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Davenant on the Work of the Trinity in the Work of Redemption

December 30, 2008

Davenant:

1) But here it is proper to advise by the way. That when we assert that Christ our Lord is to be extolled in hymns, we do not exclude the Father or the Holy Spirit, nay, we call them into a participation of the same honor: for he who extols Christ the Redeemer, at the same time extols both the Father, who sent him to redeem the world; and the Holy Spirit, who renders this redemption efficacious to all the elect and believers. John Davenant, An Exposition of the Epistle of St. Paul to the Colossians (Edinburgh: The Banner of Truth Trust, 2005), 2:143. [Italics original, some reformatting, underlining mine.]

2) In many other places the work of reconciliation is ascribed to God the Father: But that remarkable one, 2 Cor. v. 18, 19, contains the sum of them all, God hath reconciled us himself: God was in Christ, reconciling the world unto himself. Although, therefore, (as we shall presently shew) the work of reconciliation is attributed to Christ, as the proximate and immediate agent; yet it is proper to ascribe it to God the Father; and, by consequence, to the whole Trinity, as the primary cause: For the whole Trinity, which foresaw from eternity the fall of the human race, pre-ordained this way of effecting reconciliation by Christ, and inspired the man Christ Jesus with the will to suffer for the redemption of mankind. So it is said in Isaiah xlii. 6, I, the Lord, have called thee in righteousness, and will hold thine hand, and will keep thee, and give thee for a covenant of the people, &c. In which place the prophet teaches us, that Jehovah himself had ordained and called Christ to this work of reconciliation, and strengthened and upheld him during his whole accomplishment of human salvation. It is evident, therefore, that God was the primary author of this reconciliation, and was induced to devise this plan of our redemption entirely from his own good pleasure, and from free love. The Apostle here employs this particular term ‘eudokese. It pleased him well. And in Jeremiah xxxi. 3, we read, I have loved thee with an everlasting love. And in all parts of Scripture, this gratuitous love of God is declared to be the cause why the Father sent his Son into the world to obtain salvation for us, John iii. 16, God so loved the world that he gave his only begotten Son. And in Ephes. ii. 4, 5, For his great love wherewith he loved us, even when we were dead in sins, he hath quickened us, &c.  John Davenant, An Exposition of the Epistle of St. Paul to the Colossians (Edinburgh: The Banner of Truth Trust, 2005), 1:235-236. [Italics original, underlining mine.]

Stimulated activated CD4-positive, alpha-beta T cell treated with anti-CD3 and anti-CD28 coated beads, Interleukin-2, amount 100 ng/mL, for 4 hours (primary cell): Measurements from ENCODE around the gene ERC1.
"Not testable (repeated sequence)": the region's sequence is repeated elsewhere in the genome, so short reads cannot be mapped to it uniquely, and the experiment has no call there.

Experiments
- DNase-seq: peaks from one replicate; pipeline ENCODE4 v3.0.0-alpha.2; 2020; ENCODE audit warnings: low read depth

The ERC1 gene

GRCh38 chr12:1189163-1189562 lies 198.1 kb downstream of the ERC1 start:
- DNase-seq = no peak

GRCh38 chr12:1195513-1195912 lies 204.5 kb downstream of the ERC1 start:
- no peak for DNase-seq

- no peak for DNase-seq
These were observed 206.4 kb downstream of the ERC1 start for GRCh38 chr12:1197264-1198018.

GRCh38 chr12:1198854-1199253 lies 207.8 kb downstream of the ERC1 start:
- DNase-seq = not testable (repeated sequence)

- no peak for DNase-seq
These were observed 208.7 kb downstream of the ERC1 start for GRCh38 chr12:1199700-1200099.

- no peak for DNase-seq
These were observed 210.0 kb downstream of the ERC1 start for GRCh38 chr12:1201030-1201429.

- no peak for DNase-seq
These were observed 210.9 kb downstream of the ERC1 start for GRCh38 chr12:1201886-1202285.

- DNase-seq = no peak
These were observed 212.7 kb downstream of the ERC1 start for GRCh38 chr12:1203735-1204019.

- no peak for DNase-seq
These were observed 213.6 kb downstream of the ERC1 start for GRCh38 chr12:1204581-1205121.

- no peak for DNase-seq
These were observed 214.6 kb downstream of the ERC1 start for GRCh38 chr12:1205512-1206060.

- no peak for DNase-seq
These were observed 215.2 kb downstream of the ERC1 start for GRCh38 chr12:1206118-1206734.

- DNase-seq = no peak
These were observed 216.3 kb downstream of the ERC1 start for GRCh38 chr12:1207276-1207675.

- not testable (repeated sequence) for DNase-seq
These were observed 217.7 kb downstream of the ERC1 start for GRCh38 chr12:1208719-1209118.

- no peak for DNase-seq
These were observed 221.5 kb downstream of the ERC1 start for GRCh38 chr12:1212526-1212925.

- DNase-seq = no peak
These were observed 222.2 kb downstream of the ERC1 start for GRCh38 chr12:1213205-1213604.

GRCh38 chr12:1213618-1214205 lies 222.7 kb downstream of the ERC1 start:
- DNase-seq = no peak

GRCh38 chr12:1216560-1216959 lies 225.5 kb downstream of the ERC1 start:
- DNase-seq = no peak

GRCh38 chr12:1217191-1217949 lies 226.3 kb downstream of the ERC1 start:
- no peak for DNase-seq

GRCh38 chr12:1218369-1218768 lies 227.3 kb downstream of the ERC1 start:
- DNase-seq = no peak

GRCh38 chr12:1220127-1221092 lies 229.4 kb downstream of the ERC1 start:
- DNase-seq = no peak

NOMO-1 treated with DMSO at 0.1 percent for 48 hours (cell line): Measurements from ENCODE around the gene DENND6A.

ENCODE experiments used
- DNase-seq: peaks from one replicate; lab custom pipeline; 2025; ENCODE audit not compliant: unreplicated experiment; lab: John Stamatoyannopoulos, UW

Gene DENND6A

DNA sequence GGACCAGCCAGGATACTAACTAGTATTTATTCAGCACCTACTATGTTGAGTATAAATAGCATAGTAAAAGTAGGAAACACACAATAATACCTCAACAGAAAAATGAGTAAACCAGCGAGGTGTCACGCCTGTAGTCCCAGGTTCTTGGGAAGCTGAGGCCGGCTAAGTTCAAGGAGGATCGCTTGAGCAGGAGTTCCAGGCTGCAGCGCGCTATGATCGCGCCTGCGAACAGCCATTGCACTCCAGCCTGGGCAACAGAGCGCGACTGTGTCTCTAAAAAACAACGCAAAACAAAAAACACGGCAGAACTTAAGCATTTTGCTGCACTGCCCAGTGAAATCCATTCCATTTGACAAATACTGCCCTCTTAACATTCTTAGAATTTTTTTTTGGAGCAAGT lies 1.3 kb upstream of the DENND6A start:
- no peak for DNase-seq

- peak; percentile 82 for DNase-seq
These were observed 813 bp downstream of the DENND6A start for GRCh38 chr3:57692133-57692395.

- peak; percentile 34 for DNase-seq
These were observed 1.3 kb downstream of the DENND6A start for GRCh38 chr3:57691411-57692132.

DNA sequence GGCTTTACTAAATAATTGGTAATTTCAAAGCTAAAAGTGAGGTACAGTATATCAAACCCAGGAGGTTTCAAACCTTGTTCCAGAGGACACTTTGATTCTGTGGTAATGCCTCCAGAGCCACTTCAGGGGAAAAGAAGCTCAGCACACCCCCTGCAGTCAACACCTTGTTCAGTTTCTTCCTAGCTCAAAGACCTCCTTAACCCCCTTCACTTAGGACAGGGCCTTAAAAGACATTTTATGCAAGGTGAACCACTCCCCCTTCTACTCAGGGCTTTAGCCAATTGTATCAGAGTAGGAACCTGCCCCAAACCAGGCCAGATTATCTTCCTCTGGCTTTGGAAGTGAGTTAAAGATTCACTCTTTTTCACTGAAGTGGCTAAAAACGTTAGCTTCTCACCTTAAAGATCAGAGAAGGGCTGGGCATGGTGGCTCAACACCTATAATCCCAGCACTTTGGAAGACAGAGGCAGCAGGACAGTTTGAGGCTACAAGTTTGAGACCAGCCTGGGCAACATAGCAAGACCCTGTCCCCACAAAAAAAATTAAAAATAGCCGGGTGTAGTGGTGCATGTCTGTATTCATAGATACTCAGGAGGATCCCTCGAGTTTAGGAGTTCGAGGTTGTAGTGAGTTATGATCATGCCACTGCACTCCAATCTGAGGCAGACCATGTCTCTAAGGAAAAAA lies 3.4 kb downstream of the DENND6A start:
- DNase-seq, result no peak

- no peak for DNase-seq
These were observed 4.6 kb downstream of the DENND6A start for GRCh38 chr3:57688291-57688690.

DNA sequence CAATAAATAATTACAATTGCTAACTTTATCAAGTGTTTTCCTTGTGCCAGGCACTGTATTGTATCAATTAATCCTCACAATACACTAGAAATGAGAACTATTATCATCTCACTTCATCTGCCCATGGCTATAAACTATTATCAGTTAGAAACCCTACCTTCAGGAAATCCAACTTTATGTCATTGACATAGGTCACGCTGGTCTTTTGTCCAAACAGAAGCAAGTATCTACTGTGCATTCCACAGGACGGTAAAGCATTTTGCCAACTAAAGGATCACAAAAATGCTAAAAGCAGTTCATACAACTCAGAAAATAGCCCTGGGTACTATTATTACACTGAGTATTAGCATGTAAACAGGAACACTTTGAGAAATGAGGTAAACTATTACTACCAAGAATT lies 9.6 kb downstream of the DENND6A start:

[Note: It has always seemed strange why someone would insist that if the moderate and classic Calvinist position be true, it must be true that the persons of the Trinity are in a state of conflict or division, as if, for example, the Father elects and so desires the salvation of the elect alone, yet the Son seeks and obtains a sufficient redemption for all, and desires the salvation of all. Sometimes this argument expresses itself by asserting that the classic Calvinist position posits conflicting intentions within the Godhead.  We see these sorts of objections time and time again. The problem is, on the terms of the moderate and classic Calvinist, such a set of conditions or states of affairs would never apply.  For example, I do not know of any one, even within the broadest scope of the Reformed tradition, who has argued that the Son desired the salvation of any one, or sought the salvation of any one, contrary to the wishes of the Father.  Rather, then, the argument is a caricature, having only argumentative force if undergirded by the theological assumptions and constructions of the opposing paradigm. It is never wise to posit a rebuttal (unless your aim is only to speak to the choir), which can only be sustained on your terms, and never on the assumed terms of your opponent.

What it also interesting is that these objections are also proposed by opponents of common grace and general love, by positing the same idea of internal Trinitarian conflict, such as the Son loves men, whom the Father does not love, and so forth. The answer to this would be, and is the same answer to the previous set of objections. This should all be common sense: see for example Daniel’s response to this proposed dilemma.]

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